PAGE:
Creating a Java Microservice with Helidon/Microservice Archetype Deployed in Kubernetes


With Helidon you can create Java microservices easily. In this blog, we are creating/exposing a REST service that gets a JSON document stored in an Oracle database and retrieves it to the requestor. For retrieving the JSON document from the database we are using ORDS and SODA but you can use JDBC as well, we’ll show it shortly in another post.

First, let’s create the project with the available archetype:

mvn archetype:generate -DinteractiveMode=false -DarchetypeGroupId=io.helidon.archetypes -DarchetypeArtifactId=helidon-quickstart-se -DarchetypeVersion=0.10.5 -DgroupId=io.helidon.examples -DartifactId=quickstart-se -Dpackage=io.helidon.examples.quickstart.se

Modify the GreetService class for calling a backend service and the MainTest class removing the tests, you can find how it looks like here on GitHub.

Package the app:

mvn clean package

Now, start the app

java -jar target/quickstart-se.jar

And test the app locally, the app starts listening in


Now, let’s containerize the app with the Dockerfile included in the project:

docker build -t quickstart-se target

Run the container and test again:

docker run --rm -p 8080:8080 quickstart-se:latest


Now let’s deploy to Kubernetes:

First, we tag the container and then push it to the registry:

docker tag quickstart-se javiermugueta/quickstart-se

docker push javiermugueta/quickstart-se

Now let’s modify the deployment yaml to create a LoadBalancer and for pulling the image previously pushed in the registry:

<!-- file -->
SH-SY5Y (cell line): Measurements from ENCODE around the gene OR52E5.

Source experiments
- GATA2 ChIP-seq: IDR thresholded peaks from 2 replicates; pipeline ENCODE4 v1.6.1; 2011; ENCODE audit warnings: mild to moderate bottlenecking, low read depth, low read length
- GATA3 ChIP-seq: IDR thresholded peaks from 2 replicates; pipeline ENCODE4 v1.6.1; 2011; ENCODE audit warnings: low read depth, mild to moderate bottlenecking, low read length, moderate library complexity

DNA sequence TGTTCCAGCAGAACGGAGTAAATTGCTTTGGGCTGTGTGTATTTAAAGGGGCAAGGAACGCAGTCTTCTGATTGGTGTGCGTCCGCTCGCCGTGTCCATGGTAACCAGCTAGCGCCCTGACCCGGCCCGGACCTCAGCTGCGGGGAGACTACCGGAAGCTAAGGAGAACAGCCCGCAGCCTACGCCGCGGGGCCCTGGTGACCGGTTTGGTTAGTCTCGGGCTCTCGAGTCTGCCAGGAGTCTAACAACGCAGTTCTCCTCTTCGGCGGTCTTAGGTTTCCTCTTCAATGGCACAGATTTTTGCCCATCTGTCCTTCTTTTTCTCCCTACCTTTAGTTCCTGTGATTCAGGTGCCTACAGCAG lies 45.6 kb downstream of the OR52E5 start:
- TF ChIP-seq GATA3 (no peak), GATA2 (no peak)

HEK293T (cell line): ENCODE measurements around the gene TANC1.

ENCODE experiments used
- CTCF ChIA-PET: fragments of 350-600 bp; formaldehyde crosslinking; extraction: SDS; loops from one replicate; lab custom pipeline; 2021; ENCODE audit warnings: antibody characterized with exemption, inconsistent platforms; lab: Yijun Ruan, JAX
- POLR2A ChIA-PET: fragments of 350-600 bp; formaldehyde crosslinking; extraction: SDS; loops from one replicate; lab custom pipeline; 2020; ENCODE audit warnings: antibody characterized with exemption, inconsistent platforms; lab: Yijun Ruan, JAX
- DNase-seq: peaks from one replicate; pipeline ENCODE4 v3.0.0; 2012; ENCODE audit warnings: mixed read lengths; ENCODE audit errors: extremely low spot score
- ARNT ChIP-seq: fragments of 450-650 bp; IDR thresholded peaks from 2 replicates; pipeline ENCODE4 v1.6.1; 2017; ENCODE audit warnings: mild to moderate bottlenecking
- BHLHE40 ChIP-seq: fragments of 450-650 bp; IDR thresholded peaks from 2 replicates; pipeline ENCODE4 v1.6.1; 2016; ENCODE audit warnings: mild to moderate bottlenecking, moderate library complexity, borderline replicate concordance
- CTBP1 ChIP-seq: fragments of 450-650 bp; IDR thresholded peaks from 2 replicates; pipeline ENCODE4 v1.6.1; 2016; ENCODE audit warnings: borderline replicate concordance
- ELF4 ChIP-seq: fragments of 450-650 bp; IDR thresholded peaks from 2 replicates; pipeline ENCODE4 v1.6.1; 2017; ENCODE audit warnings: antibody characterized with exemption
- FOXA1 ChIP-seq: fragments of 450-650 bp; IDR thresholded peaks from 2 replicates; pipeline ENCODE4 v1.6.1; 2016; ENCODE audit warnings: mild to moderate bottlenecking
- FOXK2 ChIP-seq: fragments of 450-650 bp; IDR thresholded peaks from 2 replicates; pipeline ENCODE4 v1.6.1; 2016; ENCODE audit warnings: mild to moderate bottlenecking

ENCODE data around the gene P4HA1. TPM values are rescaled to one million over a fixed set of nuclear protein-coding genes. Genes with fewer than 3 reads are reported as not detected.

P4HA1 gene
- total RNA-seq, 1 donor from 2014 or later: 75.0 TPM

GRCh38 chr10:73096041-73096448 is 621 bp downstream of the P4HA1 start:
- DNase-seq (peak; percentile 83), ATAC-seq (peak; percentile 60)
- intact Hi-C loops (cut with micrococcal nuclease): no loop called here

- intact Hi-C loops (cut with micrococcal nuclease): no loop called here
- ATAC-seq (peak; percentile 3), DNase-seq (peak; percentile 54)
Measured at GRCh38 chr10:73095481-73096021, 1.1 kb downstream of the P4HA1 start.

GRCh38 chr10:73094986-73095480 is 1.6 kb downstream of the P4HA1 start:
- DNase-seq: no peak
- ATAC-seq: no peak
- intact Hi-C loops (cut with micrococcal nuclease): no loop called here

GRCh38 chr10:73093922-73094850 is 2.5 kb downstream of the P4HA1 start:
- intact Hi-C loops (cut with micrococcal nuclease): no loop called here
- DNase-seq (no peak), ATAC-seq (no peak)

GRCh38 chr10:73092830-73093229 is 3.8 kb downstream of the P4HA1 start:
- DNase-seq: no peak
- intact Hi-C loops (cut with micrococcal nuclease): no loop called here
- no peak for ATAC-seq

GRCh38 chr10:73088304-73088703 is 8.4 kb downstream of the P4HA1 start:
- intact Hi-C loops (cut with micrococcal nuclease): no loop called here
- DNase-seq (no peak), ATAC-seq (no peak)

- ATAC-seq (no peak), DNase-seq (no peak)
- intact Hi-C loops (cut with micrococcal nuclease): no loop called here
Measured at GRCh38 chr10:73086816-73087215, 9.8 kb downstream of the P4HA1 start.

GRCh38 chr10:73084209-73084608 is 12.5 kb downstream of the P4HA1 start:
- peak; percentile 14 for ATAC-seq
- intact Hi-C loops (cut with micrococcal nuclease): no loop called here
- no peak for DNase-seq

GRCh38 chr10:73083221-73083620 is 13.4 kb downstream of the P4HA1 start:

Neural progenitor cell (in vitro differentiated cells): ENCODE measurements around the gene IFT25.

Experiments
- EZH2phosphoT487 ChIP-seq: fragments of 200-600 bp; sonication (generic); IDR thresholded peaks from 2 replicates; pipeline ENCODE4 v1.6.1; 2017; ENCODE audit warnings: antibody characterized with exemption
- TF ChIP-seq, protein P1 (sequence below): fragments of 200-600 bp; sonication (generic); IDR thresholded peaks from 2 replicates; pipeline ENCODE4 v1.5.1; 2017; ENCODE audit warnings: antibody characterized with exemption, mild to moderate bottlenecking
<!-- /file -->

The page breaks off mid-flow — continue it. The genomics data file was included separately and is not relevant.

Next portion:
app: ${project.artifactId}


type: LoadBalancer




- name: ${proje

image: javiermugueta/quickstart-se

imagePullPolicy: IfNotPresent




Let’s deploy the app to k8s:
kubectl create -f target/app.yaml
kubectl get svc
quickstart-se LoadBalancer 1xy.x1.x5.x24 8080:32243/TCP 2m
Take note of the public IP and test again:
That’s all folks!!

Weblogic Kubernetes operator or how to run WebLogic​ clusters in k8s

There are lots of WebLogic clusters running around the globe every day. When you withdraw money in the ATM, buy lettuces in the supermarket or make a phone call there is a WebLogic server (and probably an Oracle database too) is executing some logic for you.

Computing paradigms today tend to new standards and Kubernetes seems to be a big player for running workloads that need scalability, high availability, fault tolerant and resilience to disasters.

WebLogic was born in the 2000s with concepts such clusters, managed servers or nodemanager. Those entities were engineered for building robust software designed to run in the infrastructure utilized in the last years.

With the advent of the cloud, new paradigms and technologies arise, but things can’t be constantly rebuilt every time a new technology appears because of the cost of renewing it. The number of lines of  Java code written and compiled to run in WebLogic out there is huge, so is good for you to have the confidence that your current software will keep running and will allow you to modernize your applications progressively. The importance of having providers that guarantee the continuity of businesses goes beyond the technology trends or the latest fashioned cool software product launched yesterday.

For that reason, Oracle provides WebLogic-Kubernetes-Operator, a collection of artifacts that transparently translates the WebLogic architectural design concepts (AdminServer, managed server, NodeManager, …) to the Kunernetes concepts (pods, deployments, persistent volumes, replicasets,…) allowing to run WebLogic topologies in k8s transparently.


With WebLogic-Kubernetes-Operator, Oracle provides a way for keeping safe the investments you have done so far and gives you time to face the future with tranquility.

Enjoy 😉